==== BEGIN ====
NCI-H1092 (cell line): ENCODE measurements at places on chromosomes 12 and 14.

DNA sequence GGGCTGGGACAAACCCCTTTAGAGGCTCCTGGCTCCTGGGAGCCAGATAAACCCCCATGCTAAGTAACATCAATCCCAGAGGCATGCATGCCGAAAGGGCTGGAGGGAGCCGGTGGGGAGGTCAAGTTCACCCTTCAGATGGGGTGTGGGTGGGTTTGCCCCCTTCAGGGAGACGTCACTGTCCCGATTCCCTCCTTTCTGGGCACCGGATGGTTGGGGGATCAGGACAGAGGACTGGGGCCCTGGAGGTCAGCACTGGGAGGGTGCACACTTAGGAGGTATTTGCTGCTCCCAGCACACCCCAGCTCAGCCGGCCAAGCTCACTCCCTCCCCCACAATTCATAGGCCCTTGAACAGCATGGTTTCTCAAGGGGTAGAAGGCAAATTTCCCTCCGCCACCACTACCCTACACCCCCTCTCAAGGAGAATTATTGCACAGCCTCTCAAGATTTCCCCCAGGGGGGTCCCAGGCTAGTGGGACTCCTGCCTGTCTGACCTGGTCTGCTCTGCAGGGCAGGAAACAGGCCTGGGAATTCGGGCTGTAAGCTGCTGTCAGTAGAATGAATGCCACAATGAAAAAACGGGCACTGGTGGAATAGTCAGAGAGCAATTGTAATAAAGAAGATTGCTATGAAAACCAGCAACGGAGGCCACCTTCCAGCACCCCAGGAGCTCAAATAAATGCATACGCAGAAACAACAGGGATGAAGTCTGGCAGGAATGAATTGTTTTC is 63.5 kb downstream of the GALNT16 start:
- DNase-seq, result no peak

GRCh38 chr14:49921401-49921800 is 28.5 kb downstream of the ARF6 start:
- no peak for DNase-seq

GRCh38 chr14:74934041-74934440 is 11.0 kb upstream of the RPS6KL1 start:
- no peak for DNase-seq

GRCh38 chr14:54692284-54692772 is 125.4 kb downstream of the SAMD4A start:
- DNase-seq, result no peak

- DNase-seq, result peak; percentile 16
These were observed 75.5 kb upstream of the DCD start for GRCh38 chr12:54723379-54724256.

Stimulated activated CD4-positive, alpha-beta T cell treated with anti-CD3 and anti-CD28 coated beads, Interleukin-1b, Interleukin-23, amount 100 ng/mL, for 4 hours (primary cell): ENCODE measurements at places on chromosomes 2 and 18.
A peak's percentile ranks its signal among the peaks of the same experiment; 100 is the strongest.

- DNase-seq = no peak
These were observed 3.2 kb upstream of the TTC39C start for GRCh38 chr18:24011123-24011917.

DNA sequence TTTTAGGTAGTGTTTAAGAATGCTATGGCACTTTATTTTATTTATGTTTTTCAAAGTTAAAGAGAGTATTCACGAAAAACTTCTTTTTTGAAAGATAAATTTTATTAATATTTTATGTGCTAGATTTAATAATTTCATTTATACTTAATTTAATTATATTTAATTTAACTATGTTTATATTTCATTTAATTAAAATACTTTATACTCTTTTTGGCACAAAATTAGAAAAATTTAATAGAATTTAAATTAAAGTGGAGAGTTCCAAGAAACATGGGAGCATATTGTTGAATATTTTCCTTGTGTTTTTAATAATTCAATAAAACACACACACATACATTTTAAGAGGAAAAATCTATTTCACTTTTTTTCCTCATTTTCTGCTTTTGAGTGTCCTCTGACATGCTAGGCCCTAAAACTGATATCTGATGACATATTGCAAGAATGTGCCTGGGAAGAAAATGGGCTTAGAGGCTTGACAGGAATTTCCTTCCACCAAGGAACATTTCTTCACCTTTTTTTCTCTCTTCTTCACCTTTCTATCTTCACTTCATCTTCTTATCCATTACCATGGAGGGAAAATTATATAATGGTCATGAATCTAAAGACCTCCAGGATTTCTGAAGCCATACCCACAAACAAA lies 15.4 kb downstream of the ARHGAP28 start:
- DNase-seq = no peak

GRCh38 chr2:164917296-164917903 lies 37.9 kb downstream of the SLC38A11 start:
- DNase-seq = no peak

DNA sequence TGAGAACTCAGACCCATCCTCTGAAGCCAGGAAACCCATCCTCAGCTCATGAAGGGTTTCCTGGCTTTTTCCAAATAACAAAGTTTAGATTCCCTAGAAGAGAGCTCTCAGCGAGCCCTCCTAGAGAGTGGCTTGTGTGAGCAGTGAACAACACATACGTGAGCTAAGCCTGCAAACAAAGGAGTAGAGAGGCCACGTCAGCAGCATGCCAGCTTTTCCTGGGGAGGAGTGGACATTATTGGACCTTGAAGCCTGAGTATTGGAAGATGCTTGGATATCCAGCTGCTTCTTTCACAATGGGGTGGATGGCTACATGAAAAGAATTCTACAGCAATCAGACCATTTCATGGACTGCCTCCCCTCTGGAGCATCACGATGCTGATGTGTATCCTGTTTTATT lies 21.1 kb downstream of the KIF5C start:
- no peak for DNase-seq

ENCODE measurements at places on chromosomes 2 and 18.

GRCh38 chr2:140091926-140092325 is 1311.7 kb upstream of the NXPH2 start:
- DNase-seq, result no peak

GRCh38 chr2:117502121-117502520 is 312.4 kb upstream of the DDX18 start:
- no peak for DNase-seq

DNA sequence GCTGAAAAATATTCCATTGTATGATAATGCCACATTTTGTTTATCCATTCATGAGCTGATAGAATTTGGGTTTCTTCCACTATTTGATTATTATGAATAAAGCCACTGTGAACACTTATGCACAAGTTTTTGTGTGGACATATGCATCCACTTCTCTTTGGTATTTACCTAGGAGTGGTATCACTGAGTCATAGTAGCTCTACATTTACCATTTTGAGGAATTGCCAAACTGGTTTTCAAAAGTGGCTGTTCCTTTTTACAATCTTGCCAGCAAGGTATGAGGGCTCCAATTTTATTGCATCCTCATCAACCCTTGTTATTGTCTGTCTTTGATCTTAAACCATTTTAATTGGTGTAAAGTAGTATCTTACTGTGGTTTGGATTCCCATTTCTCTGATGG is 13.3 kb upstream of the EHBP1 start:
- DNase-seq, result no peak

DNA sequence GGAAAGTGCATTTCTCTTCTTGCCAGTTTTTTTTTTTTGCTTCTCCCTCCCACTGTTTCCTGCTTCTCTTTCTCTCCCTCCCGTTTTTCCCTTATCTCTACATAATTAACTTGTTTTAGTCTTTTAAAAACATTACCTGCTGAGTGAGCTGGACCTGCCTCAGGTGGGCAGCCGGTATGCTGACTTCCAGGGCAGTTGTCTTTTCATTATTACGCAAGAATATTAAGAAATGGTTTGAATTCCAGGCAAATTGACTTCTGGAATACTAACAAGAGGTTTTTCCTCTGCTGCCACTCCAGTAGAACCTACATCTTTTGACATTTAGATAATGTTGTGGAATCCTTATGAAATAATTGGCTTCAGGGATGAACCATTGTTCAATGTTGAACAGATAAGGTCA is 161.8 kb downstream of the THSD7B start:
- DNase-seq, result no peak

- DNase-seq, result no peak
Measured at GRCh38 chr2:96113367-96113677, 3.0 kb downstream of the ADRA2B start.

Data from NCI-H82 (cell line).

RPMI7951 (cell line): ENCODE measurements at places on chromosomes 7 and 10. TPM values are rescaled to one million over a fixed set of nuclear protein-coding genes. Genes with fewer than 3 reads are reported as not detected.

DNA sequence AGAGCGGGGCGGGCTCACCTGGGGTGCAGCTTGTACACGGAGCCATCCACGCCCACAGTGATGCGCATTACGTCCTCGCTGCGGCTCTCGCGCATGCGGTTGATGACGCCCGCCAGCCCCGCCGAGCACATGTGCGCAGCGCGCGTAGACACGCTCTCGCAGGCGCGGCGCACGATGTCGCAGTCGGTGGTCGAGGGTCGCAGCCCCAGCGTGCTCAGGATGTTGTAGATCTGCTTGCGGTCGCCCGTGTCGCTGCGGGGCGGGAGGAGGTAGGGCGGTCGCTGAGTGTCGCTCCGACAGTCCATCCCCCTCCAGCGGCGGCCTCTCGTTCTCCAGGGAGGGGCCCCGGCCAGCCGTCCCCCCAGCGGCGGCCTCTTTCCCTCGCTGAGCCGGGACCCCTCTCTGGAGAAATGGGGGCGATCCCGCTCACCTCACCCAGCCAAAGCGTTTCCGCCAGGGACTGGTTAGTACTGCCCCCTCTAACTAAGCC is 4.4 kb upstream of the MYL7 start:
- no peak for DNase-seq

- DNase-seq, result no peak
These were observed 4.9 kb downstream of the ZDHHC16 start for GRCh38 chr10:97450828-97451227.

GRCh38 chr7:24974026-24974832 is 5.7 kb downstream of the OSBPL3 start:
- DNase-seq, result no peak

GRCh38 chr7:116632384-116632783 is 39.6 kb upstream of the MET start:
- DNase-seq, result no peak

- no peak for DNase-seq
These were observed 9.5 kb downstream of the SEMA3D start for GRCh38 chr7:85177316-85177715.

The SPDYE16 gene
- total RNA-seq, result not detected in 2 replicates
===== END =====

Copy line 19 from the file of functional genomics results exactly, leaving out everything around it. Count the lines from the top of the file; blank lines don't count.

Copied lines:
- DNase-seq = no peak